Dr. Fred Bortzbooks

The Planets

by Dava Sobel

(Viking, 2005, $24.95, 288 pages)

Reviewed by Dr. Fred Bortz

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Most reviews tell readers about what a book is. But because Dava Sobel's new book The Planets is such a great departure from her previous best-sellers, this review begins with a discussion of what it is not.

Those earlier works reaped not only impressive sales and an appreciative readership, but also critical acclaim. Newsday called coverGalileo's Daughter "innovative history and a wonderfully told tale." The Washington Post praised coverLongitude as "a simple tale, brilliantly told, and the New York Times raved, "Sobel is a master storyteller."

Indeed, the appeal of both of those books is similar to that of well-crafted novels. They have remarkable central characters, strong and appealing supporting casts, fascinating questions that hook readers immediately, well-drawn narratives to carry them through the story, and subplots to add depth and texture.

Readers looking for that kind of story telling and in-depth information will be disappointed by The Planets, for this time Sobel intended to write a very different book. It is part memoir, part anthology, part short-story collection, part anecdotal gossip, and part reverie.

Its opening words invite the readers to connect with own their childhood discoveries that Earth was not the center of the Universe. "My planet fetish began, as best I can recall, in third grade, at age eight--right around the time I learned the Earth had siblings in space, just as I had older brothers in high school and college."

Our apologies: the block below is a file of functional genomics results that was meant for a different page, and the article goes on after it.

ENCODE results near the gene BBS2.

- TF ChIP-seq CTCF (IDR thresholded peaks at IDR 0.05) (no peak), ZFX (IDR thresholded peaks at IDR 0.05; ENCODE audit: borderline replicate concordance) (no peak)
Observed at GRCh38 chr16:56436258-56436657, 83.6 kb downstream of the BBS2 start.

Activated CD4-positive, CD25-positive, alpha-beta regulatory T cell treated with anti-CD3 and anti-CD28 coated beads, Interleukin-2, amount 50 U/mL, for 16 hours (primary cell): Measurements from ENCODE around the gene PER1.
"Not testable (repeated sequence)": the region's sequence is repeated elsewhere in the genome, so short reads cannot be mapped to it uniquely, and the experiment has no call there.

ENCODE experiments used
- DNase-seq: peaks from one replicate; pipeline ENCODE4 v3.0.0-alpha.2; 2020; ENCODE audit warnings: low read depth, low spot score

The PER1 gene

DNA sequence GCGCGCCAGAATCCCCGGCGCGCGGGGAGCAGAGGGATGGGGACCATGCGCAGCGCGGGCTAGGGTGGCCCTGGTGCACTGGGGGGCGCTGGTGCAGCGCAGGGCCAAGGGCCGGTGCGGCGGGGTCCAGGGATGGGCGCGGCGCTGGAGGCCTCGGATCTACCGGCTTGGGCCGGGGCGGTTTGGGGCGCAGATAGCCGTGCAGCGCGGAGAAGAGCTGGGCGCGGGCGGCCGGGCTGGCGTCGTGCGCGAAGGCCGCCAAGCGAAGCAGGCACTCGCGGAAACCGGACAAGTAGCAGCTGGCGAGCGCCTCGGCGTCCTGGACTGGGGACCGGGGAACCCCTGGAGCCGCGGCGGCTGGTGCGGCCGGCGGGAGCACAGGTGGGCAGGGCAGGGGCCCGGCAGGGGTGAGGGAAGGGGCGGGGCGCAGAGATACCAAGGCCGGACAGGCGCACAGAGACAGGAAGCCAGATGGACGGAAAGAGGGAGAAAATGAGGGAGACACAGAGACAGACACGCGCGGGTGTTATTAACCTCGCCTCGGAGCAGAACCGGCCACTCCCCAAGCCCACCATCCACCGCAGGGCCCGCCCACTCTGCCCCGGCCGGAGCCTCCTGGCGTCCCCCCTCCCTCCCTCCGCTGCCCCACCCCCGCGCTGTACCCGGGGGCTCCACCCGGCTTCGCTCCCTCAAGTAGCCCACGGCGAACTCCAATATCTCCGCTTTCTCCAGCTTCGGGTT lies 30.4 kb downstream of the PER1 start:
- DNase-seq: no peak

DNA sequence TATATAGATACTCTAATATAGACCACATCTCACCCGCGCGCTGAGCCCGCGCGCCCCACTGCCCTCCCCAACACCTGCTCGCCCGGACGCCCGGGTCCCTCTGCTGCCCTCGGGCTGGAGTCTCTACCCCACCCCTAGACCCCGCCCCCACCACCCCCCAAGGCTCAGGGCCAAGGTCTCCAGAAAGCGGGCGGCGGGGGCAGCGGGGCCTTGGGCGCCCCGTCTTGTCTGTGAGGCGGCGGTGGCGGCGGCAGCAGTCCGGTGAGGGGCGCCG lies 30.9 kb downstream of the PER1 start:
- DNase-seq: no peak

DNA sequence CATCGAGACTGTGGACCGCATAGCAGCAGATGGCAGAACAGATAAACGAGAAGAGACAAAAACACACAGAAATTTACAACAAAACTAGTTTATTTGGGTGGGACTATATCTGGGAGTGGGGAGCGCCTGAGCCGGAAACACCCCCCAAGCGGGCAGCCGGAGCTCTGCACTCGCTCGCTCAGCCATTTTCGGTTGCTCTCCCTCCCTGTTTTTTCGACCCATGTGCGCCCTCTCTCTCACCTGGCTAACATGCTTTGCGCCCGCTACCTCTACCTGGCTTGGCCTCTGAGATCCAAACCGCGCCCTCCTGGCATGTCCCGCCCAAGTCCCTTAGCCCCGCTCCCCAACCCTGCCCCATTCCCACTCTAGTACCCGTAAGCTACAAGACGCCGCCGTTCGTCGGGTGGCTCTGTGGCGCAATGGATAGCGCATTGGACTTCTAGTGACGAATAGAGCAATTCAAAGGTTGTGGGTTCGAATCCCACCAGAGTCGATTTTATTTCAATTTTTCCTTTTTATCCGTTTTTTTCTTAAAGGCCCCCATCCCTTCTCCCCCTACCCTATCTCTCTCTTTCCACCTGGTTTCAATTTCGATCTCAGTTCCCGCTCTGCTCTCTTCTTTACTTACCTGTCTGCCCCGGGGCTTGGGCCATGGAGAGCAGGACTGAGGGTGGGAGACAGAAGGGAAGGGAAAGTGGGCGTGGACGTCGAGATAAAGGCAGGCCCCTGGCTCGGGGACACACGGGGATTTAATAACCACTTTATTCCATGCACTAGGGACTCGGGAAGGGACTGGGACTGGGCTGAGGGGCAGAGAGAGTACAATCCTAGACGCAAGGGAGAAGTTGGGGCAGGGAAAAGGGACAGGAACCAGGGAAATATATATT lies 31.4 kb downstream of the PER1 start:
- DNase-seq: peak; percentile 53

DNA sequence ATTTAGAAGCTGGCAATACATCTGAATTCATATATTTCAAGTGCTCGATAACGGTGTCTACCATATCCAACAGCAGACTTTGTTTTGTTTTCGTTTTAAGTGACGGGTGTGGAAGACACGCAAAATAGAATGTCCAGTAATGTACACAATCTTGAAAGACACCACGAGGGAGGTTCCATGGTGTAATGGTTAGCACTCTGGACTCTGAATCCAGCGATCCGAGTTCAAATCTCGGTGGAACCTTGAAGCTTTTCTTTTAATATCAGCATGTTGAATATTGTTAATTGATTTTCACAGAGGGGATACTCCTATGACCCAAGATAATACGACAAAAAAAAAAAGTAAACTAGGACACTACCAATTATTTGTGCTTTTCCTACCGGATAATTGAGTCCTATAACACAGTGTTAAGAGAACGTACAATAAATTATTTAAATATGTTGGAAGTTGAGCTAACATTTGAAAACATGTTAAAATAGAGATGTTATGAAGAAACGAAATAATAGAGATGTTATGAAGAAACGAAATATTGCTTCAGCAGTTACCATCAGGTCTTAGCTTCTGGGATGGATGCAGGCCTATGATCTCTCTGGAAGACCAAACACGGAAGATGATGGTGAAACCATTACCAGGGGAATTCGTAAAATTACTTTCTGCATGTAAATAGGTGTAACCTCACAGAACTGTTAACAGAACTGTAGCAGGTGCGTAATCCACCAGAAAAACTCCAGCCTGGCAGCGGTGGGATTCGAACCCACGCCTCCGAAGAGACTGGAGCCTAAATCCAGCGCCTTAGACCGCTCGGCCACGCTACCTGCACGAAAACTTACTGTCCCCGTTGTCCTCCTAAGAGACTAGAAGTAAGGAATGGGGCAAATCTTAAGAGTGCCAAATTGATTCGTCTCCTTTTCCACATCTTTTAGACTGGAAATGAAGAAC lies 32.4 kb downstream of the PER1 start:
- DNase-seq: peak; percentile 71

Sobel goes on to describe her attempt to create a model of the Solar System, a "crude diorama, produced with a complete lack of artistic skill," including neither Sun nor Moon but nevertheless capturing the family of bodies that make up our neighborhood in space. That, combined with Sobel's stories of a school planet play and a class trip to the Hayden Planetarium, announces to her audience that this book is her history--and theirs.

She then crafts a new Solar System diorama in words, this time including not only the Sun and Earth's Moon as major pieces of the model but also glimpses of the moons of other planets, bodies beyond Pluto, planetary systems beyond our own, and the vast sea of galaxies in which our Milky Way is but a speck.

Beginning with the Sun and working outward, each chapter portrays its featured heavenly body according to a distinct theme. For the Sun, the theme is Genesis. It was born in the collapse of a slowly rotating thin cloud of hydrogen and helium gases sprinkled with stardust. The debris that event left behind became the rest of the book's family of worlds.

Mercury's theme is Mythology and Venus' is Beauty. Earth's is Geography, where echoes of Longitude appear. Then comes the Moon's Lunacy and the sci-fi visions of Mars.

Sobel's literary relationship with Galileo--besides Galileo's Daughter, she also translated and edited a collection of that daughter's correspondence called coverLetters to Father--dominates the chapter on Jupiter. She tells the life stories not only of the Italian scientist but also the spacecraft of the same name. That heroic craft observed the giant planet and its moons for several years before scientists sent it on a final suicide mission into Jupiter's clouds in 2003.

That chapter will rankle many readers. Its theme is Astrology, a field that is rooted in the same historical observations as Astronomy but has turned to mysticism rather than science.